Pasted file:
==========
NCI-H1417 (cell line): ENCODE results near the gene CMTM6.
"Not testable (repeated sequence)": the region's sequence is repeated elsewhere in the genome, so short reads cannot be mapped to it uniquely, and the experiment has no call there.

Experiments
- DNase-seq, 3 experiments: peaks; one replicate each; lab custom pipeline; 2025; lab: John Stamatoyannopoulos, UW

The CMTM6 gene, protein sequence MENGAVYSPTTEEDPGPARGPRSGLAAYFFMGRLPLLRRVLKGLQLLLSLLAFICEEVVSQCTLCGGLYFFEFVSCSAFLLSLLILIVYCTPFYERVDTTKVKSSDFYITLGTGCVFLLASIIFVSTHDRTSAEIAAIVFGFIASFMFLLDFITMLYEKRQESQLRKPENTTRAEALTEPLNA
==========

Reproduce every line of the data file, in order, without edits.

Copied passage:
NCI-H1417 (cell line): ENCODE results near the gene CMTM6.
"Not testable (repeated sequence)": the region's sequence is repeated elsewhere in the genome, so short reads cannot be mapped to it uniquely, and the experiment has no call there.

Experiments
- DNase-seq, 3 experiments: peaks; one replicate each; lab custom pipeline; 2025; lab: John Stamatoyannopoulos, UW

The CMTM6 gene, protein sequence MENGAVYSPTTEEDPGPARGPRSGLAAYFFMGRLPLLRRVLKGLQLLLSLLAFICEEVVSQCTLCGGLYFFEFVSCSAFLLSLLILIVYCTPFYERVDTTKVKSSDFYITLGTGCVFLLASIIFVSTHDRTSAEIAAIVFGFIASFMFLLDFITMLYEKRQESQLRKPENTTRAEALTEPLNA